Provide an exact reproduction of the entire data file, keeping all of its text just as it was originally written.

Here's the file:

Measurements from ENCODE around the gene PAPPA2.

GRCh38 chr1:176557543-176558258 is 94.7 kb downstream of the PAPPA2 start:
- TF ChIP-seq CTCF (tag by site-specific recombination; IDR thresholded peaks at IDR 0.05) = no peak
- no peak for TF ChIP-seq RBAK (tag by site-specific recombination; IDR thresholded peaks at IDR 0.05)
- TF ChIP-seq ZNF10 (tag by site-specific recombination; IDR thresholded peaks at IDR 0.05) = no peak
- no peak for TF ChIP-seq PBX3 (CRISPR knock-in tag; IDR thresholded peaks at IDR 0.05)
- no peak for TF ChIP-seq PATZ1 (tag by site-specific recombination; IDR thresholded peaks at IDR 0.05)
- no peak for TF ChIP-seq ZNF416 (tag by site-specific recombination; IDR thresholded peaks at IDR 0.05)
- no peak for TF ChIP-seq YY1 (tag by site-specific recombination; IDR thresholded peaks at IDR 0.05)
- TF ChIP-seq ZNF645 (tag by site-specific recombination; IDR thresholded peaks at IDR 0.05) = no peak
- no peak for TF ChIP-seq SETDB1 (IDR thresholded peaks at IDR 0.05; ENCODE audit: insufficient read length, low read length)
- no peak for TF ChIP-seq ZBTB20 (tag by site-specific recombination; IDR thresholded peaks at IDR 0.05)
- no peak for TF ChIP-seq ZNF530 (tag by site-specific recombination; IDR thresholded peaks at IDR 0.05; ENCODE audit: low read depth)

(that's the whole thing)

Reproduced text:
Measurements from ENCODE around the gene PAPPA2.

GRCh38 chr1:176557543-176558258 is 94.7 kb downstream of the PAPPA2 start:
- TF ChIP-seq CTCF (tag by site-specific recombination; IDR thresholded peaks at IDR 0.05) = no peak
- no peak for TF ChIP-seq RBAK (tag by site-specific recombination; IDR thresholded peaks at IDR 0.05)
- TF ChIP-seq ZNF10 (tag by site-specific recombination; IDR thresholded peaks at IDR 0.05) = no peak
- no peak for TF ChIP-seq PBX3 (CRISPR knock-in tag; IDR thresholded peaks at IDR 0.05)
- no peak for TF ChIP-seq PATZ1 (tag by site-specific recombination; IDR thresholded peaks at IDR 0.05)
- no peak for TF ChIP-seq ZNF416 (tag by site-specific recombination; IDR thresholded peaks at IDR 0.05)
- no peak for TF ChIP-seq YY1 (tag by site-specific recombination; IDR thresholded peaks at IDR 0.05)
- TF ChIP-seq ZNF645 (tag by site-specific recombination; IDR thresholded peaks at IDR 0.05) = no peak
- no peak for TF ChIP-seq SETDB1 (IDR thresholded peaks at IDR 0.05; ENCODE audit: insufficient read length, low read length)
- no peak for TF ChIP-seq ZBTB20 (tag by site-specific recombination; IDR thresholded peaks at IDR 0.05)
- no peak for TF ChIP-seq ZNF530 (tag by site-specific recombination; IDR thresholded peaks at IDR 0.05; ENCODE audit: low read depth)